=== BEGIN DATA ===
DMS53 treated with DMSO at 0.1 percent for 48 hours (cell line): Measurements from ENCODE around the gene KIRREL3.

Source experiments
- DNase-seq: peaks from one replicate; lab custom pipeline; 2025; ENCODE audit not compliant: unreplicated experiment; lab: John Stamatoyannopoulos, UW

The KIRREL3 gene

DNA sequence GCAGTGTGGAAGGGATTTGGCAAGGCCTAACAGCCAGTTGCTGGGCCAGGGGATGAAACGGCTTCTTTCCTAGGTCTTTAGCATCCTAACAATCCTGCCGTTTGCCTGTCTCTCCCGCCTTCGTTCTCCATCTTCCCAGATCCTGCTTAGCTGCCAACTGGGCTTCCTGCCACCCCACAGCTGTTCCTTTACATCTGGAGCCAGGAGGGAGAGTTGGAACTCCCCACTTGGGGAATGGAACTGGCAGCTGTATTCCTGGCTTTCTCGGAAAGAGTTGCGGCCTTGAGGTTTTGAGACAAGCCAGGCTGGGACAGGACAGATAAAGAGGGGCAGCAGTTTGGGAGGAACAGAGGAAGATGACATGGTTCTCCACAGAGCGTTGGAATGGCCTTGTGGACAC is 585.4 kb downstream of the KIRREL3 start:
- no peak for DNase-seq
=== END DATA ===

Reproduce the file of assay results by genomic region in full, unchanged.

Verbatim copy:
DMS53 treated with DMSO at 0.1 percent for 48 hours (cell line): Measurements from ENCODE around the gene KIRREL3.

Source experiments
- DNase-seq: peaks from one replicate; lab custom pipeline; 2025; ENCODE audit not compliant: unreplicated experiment; lab: John Stamatoyannopoulos, UW

The KIRREL3 gene

DNA sequence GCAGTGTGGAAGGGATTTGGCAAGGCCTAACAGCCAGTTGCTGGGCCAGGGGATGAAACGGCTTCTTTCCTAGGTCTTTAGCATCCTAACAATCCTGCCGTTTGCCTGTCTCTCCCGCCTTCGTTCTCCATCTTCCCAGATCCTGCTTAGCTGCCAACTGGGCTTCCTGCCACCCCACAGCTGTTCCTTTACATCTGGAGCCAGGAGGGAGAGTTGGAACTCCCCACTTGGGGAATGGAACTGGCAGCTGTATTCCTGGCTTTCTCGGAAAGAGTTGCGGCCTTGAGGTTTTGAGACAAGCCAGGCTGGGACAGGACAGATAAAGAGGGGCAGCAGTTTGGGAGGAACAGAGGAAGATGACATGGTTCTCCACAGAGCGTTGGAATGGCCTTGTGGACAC is 585.4 kb downstream of the KIRREL3 start:
- no peak for DNase-seq